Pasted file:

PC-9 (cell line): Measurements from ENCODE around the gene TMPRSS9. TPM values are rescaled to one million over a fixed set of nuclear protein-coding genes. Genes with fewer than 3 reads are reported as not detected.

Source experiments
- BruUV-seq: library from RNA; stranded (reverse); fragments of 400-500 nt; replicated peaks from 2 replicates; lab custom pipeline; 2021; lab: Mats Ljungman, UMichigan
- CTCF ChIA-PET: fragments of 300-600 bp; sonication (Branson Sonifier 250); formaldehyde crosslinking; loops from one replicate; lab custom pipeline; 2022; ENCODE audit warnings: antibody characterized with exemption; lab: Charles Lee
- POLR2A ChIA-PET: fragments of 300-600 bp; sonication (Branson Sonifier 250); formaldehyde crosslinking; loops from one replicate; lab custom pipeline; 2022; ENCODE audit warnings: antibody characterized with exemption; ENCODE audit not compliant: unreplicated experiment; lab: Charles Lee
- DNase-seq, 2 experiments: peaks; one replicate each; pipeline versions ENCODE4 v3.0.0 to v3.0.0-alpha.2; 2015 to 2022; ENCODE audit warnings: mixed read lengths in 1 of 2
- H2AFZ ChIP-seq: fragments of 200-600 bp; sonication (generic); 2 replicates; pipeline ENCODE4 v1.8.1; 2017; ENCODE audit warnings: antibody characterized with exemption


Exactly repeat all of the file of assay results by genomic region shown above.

PC-9 (cell line): Measurements from ENCODE around the gene TMPRSS9. TPM values are rescaled to one million over a fixed set of nuclear protein-coding genes. Genes with fewer than 3 reads are reported as not detected.

Source experiments
- BruUV-seq: library from RNA; stranded (reverse); fragments of 400-500 nt; replicated peaks from 2 replicates; lab custom pipeline; 2021; lab: Mats Ljungman, UMichigan
- CTCF ChIA-PET: fragments of 300-600 bp; sonication (Branson Sonifier 250); formaldehyde crosslinking; loops from one replicate; lab custom pipeline; 2022; ENCODE audit warnings: antibody characterized with exemption; lab: Charles Lee
- POLR2A ChIA-PET: fragments of 300-600 bp; sonication (Branson Sonifier 250); formaldehyde crosslinking; loops from one replicate; lab custom pipeline; 2022; ENCODE audit warnings: antibody characterized with exemption; ENCODE audit not compliant: unreplicated experiment; lab: Charles Lee
- DNase-seq, 2 experiments: peaks; one replicate each; pipeline versions ENCODE4 v3.0.0 to v3.0.0-alpha.2; 2015 to 2022; ENCODE audit warnings: mixed read lengths in 1 of 2
- H2AFZ ChIP-seq: fragments of 200-600 bp; sonication (generic); 2 replicates; pipeline ENCODE4 v1.8.1; 2017; ENCODE audit warnings: antibody characterized with exemption